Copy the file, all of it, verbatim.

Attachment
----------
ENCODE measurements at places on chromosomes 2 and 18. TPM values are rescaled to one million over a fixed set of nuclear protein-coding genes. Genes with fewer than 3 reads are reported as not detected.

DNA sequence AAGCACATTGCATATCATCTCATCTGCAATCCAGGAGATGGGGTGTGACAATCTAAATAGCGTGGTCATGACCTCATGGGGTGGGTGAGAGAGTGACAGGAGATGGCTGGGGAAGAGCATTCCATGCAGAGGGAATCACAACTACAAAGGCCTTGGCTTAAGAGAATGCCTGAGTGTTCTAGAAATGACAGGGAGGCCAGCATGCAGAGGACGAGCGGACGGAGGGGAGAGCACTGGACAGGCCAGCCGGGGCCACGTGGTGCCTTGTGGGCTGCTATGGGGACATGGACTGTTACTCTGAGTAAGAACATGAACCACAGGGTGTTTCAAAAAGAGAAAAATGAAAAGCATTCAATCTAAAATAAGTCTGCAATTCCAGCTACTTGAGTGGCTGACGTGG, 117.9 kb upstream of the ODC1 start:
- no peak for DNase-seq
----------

ENCODE measurements at places on chromosomes 2 and 18. TPM values are rescaled to one million over a fixed set of nuclear protein-coding genes. Genes with fewer than 3 reads are reported as not detected.

DNA sequence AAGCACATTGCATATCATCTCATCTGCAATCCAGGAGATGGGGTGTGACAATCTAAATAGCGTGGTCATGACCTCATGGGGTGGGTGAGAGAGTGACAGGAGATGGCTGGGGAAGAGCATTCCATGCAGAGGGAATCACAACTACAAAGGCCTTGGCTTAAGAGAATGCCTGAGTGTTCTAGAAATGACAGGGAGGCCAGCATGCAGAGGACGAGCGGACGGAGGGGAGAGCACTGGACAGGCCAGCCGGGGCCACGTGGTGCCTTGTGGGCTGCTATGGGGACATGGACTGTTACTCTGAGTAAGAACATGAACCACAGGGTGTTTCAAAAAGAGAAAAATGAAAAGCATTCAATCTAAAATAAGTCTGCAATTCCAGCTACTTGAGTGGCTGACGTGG, 117.9 kb upstream of the ODC1 start:
- no peak for DNase-seq